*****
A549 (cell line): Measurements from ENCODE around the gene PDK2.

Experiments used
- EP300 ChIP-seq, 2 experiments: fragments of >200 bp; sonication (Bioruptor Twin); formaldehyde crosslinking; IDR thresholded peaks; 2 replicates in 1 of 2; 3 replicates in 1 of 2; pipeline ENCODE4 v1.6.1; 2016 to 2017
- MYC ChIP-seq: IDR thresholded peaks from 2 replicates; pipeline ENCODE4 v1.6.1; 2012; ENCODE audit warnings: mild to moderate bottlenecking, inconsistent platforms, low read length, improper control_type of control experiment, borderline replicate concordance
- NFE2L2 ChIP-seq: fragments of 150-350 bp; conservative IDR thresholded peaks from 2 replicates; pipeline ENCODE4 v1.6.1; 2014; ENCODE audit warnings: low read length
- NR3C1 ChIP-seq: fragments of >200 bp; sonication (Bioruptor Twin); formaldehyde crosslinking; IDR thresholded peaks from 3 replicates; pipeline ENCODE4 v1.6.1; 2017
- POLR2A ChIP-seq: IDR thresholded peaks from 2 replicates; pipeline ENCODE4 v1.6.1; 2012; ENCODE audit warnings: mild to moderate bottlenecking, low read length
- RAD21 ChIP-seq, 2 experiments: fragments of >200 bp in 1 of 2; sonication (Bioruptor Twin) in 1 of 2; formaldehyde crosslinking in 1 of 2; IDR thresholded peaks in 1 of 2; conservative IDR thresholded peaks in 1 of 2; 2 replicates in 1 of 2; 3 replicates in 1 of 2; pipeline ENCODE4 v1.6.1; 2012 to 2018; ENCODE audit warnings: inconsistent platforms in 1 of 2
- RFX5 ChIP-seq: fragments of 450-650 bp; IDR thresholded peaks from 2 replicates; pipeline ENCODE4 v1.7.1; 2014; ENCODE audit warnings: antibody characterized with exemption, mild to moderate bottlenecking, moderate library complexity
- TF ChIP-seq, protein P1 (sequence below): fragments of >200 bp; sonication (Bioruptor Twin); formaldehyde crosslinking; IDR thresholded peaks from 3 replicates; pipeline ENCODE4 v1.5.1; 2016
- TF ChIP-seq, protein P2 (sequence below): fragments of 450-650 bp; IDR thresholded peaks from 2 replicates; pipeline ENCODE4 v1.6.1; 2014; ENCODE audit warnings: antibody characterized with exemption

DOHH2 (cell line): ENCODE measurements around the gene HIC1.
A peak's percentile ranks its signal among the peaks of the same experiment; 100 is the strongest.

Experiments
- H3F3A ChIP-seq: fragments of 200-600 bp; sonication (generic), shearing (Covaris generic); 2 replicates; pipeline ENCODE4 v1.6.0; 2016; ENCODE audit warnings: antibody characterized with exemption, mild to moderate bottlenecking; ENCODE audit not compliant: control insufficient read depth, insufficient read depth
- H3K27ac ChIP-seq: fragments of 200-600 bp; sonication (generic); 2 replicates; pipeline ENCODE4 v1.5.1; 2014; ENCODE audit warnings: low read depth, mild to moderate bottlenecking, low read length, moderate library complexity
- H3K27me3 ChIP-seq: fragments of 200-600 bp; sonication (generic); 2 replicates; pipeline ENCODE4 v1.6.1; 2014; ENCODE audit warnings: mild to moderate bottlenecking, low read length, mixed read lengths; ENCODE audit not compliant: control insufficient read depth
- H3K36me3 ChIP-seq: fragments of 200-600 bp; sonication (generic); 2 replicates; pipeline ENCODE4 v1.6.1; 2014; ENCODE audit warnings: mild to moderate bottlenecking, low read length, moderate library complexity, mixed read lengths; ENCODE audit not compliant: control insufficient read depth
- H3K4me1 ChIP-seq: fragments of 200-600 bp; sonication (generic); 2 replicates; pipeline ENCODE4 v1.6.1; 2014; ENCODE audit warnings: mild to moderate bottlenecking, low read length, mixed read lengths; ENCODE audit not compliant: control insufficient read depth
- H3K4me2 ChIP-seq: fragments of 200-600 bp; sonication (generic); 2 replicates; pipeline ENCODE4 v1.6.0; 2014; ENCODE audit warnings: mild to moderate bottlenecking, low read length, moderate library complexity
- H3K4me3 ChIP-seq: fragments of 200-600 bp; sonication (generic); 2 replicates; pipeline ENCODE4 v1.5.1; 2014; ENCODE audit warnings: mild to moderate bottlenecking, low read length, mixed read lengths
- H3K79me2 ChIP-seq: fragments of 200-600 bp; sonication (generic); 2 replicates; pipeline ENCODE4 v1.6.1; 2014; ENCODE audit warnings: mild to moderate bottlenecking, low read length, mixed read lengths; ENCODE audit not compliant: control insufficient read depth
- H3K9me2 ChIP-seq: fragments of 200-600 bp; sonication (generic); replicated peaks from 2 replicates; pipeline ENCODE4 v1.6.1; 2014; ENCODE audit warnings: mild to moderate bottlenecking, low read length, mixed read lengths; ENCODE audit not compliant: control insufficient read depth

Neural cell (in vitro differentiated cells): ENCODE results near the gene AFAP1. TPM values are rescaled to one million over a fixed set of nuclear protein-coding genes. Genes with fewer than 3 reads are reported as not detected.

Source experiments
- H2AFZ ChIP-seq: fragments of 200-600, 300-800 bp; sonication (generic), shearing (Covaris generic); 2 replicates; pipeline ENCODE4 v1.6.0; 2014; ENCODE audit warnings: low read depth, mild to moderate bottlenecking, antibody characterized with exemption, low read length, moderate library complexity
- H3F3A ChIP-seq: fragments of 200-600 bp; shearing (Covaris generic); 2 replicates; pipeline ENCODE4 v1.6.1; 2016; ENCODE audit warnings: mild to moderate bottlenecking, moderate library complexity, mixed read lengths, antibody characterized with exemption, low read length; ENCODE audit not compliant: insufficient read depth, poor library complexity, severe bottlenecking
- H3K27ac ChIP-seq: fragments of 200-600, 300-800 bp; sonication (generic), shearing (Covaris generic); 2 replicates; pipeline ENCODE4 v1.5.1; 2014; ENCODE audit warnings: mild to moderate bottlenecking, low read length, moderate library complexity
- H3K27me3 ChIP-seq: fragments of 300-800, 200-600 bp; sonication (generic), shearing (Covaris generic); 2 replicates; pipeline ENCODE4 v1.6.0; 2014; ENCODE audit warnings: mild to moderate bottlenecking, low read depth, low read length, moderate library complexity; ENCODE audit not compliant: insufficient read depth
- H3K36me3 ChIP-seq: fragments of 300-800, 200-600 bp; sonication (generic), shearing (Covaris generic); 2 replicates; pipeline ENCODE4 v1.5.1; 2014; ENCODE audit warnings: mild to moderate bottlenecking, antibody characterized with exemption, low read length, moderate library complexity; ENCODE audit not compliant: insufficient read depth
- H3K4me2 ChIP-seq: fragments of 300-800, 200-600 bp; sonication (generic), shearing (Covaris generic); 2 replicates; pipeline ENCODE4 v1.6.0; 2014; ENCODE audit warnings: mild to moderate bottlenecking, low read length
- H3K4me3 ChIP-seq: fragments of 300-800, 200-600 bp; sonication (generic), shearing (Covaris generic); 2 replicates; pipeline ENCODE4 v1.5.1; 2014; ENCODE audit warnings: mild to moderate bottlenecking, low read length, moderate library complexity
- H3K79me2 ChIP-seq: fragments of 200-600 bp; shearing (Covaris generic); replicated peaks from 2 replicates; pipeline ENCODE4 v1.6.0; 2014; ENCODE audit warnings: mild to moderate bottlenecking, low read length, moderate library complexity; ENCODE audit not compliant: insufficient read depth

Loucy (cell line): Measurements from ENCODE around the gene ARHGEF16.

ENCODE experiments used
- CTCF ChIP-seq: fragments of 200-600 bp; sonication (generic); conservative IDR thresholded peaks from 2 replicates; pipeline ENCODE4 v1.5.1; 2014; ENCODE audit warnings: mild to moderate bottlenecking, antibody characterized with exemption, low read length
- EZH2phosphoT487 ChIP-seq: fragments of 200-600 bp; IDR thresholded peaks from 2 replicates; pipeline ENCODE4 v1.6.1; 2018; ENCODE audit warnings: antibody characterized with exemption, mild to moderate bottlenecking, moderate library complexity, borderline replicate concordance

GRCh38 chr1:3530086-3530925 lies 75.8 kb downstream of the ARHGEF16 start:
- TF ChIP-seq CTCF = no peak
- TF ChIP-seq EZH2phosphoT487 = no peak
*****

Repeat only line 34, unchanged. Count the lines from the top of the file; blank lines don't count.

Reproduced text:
Loucy (cell line): Measurements from ENCODE around the gene ARHGEF16.